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Anatomy of a play: Breaking down Jason Verrett’s game-changing interception

This week’s anatomy of a play highlights Jason Verrett’s interception late in the third quarter of the Sunday night game against the Los Angeles Rams.

Photo by Thearon W. Henderson/Getty Images

Late in the third quarter of the Sunday night game against the Los Angeles Rams, cornerback Jason Verrett lined up across from Rams receiver Josh Reynolds anticipating a play the Rams could run from the bunch formation they lined up in. They repped it out in practice, and because they knew from prior film study that the Rams like a certain play out of this formation inside the 5-yard line, Verrett knew exactly what was coming.

He guessed correctly and turned the tide of the game, and even though the 49ers led 21-9 at that point, he kept the Rams out of the end zone and from making it a one-score game.

“We talked about that in practice, knowing that when they get in those bunch situations, they like to do a lot of flat routes with a corner, and it happened to be that play, I have leverage on my guy and vision back on the quarterback, and once I saw the ball thrown I went and made a play,” Verrett said after practice on Thursday during his media availability.

“That play” is a concept the Shanahan tree of coaches, McVay in particular, likes to run in the low red zone inside the five-yard line, “arrow.”

Arrow is run out of a bunch formation with an angled stop route, a corner route over the top, and a flat route underneath. The order above isn’t necessarily how it’s run all the time, as McVay likes to change up the personnel running certain routes so that defenders get confused having to defend each release off the line.

In week two, the Rams put the arrow route on film when they ran it inside the five-yard line against the Eagles for a quick touchdown to Tyler Higbee as the Y tight end #3 in the trips bunch to the left.

The Eagles are playing with a defensive back in off coverage on the #1 receiver with press coverage on the #2 and #3 receivers. Cooper Kupp is running the arrow route, and Robert Woods is running the corner route. The Eagles defenders are not in a position to deal with the rub created by the arrow route at the snap.

The defender responsible for the flat route gets clipped briefly by Kupp as he tries to peel with the flat route, and this contact delays him just long enough for Goff to find Higbee in the flat for the touchdown.

Against the 49ers, the Rams came out in the same bunch formation to run the same play. They had just driven down the field to the two-yard line and were looking to score late in the third quarter on fourth down.

Verrett’s interception was phenomenal but as he said above, he knew what they liked in the red zone inside the five and he saw it at the snap.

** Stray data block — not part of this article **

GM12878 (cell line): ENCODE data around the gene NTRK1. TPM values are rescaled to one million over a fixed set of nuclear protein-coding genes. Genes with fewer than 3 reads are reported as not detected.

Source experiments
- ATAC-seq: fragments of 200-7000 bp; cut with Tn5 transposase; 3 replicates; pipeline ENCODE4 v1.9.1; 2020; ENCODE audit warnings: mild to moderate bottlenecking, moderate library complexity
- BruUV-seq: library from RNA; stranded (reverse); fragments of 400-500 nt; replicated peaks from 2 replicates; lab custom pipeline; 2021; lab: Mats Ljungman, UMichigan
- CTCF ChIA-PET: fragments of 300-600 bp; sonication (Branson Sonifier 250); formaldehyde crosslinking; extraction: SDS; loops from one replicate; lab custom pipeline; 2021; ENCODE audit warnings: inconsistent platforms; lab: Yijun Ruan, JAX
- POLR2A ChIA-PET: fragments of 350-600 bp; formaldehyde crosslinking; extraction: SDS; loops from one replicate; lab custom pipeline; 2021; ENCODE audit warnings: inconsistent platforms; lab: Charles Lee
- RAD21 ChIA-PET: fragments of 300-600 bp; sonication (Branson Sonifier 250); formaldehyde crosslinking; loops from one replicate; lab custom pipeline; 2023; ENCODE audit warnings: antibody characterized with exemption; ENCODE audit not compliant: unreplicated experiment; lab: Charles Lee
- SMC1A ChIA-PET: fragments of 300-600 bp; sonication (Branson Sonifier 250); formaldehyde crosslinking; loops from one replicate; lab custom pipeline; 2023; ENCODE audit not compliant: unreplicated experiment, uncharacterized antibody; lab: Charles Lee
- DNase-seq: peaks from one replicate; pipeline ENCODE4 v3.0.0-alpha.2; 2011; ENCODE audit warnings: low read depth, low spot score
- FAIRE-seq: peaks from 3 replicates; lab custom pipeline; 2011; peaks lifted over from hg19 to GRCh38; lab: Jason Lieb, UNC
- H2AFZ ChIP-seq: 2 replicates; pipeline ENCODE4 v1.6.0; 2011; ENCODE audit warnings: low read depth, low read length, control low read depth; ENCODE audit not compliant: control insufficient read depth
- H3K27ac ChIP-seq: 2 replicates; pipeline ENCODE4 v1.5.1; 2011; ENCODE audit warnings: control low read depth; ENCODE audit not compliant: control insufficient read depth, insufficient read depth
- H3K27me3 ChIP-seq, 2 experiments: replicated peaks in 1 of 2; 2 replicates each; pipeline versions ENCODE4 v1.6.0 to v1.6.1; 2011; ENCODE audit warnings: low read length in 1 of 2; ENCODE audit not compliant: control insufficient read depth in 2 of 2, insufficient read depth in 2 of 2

The only differences in the Rams play call in week six was to have Reynolds (No. 11) as the #1 receiver running the corner and Woods (No. 17) as the #3 to the flat with the tight end to the single receiver side opposite the bunch. Kupp (No. 10) is still the point man.

The 49ers likely had a “stab-n-deuce” check to the trips side, which is a common way to play the bunch formation. Verrett, as the outside cornerback, is responsible for the first receiver out and safety Jimmie Ward is responsible for the first receiver in with the point defender Jamar Taylor (No. 47) in a “MEG” technique (Man Everywhere he Goes). Essentially it is a banjo call with a 3rd MEG defender to ensure the switch releases in different directions don’t pick the defenders.

Verrett sees Woods release to the flat as Reynolds releases inside to his corner route stem. Verrett immediately gets his eyes in the backfield while peeling to the flat. He doesn’t need to race to cover Woods as they are to the short side of the field with limited space for Woods to maneuver.

At this point in the down, the timing and angle of the routes don’t support a throw to the flat so Verrett starts to peel up into the end zone as Goff’s eyes shift to Reynolds on the corner, who was able to shake Ward in coverage to get a yard of separation. Goff throws it.

As the ball is thrown, Verrett peels away from Woods and sinks under the pass picking it off as it was just out of Reynolds’s reach.

It certainly helped that Woods turned upfield instead of staying in the flat, but Verrett was reading the quarterback the entire time with his peripherals on Woods. It was just a good instinctual play to peel at the right moment and be in the right spot as the pass arrived.

The play kept the Rams out of the end zone, who eventually added a late touchdown that would’ve potentially tied the game. But this was not the case thanks to Verrett’s hard work, film study, and instincts and spoke to the kind of player he used to be before injuries and one he is returning to.